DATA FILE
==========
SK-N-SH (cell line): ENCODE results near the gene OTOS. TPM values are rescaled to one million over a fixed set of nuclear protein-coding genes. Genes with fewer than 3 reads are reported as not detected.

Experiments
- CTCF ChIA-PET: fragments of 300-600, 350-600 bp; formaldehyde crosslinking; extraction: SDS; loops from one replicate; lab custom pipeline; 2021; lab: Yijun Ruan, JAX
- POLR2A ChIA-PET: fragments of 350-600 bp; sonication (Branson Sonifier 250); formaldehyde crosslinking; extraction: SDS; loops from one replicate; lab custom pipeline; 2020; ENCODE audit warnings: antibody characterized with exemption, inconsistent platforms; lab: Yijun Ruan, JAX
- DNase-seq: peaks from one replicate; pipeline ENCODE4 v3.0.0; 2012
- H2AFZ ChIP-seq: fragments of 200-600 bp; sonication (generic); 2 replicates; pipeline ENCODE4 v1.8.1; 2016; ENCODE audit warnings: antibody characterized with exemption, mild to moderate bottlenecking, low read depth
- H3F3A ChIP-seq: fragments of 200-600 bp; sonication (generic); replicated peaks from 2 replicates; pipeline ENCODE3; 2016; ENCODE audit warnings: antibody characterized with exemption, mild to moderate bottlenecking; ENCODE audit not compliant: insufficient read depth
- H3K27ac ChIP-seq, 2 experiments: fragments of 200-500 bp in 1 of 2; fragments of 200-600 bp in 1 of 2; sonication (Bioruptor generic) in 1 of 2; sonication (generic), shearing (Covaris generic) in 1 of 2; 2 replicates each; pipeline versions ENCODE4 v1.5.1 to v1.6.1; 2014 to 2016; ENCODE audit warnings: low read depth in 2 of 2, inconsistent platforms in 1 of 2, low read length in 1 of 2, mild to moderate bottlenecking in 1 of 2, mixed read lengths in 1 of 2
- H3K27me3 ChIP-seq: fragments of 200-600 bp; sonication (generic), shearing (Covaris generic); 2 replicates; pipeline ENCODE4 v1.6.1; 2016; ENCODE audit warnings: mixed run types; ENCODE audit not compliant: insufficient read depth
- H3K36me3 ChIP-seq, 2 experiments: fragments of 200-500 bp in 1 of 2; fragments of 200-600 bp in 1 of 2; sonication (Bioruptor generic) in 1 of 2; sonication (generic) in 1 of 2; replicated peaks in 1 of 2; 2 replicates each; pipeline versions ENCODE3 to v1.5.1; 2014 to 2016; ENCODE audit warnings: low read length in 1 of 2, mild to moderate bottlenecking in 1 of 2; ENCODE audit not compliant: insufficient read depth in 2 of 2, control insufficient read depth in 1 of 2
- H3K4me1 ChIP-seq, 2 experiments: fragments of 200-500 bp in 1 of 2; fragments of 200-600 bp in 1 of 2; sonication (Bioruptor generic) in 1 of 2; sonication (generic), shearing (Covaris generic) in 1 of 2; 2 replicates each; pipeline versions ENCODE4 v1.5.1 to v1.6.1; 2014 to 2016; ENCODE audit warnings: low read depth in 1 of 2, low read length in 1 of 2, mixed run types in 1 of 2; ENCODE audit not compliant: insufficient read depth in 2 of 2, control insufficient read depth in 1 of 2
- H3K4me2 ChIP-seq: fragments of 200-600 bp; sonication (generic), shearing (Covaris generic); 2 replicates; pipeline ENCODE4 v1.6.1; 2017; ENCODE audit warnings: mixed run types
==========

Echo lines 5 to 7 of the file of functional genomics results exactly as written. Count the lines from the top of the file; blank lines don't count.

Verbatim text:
- DNase-seq: peaks from one replicate; pipeline ENCODE4 v3.0.0; 2012
- H2AFZ ChIP-seq: fragments of 200-600 bp; sonication (generic); 2 replicates; pipeline ENCODE4 v1.8.1; 2016; ENCODE audit warnings: antibody characterized with exemption, mild to moderate bottlenecking, low read depth
- H3F3A ChIP-seq: fragments of 200-600 bp; sonication (generic); replicated peaks from 2 replicates; pipeline ENCODE3; 2016; ENCODE audit warnings: antibody characterized with exemption, mild to moderate bottlenecking; ENCODE audit not compliant: insufficient read depth